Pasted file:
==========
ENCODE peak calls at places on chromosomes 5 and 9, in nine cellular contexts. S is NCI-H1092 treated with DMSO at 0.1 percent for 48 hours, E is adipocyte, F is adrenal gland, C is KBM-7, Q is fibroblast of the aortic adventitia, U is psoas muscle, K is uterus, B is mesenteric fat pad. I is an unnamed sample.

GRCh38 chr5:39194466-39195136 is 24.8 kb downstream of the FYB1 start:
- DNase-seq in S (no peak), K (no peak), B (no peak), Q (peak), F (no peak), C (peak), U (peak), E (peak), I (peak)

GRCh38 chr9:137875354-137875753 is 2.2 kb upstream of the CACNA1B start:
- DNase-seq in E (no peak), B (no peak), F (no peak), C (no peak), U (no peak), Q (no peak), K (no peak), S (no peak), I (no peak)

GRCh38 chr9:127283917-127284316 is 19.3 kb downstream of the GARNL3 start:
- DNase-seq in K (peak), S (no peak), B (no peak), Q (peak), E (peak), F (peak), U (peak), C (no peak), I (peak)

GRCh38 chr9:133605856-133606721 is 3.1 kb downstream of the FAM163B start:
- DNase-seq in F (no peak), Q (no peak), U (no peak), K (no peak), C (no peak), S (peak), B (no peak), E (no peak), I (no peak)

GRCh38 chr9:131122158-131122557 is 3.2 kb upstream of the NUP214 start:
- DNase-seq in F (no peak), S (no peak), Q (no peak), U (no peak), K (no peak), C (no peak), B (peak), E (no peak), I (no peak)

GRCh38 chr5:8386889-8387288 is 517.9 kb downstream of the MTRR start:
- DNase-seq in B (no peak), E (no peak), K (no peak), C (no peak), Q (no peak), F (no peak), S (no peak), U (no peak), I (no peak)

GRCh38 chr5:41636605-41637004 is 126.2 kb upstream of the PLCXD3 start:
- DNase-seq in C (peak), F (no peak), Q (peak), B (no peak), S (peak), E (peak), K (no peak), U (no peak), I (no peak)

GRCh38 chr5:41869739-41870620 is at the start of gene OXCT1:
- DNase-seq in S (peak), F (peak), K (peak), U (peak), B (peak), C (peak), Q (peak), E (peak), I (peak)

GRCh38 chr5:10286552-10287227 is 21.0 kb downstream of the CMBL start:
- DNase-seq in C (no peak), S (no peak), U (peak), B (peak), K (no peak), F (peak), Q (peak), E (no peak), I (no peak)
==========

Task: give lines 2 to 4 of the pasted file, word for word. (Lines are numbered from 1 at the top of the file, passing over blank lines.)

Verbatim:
GRCh38 chr5:39194466-39195136 is 24.8 kb downstream of the FYB1 start:
- DNase-seq in S (no peak), K (no peak), B (no peak), Q (peak), F (no peak), C (peak), U (peak), E (peak), I (peak)

GRCh38 chr9:137875354-137875753 is 2.2 kb upstream of the CACNA1B start: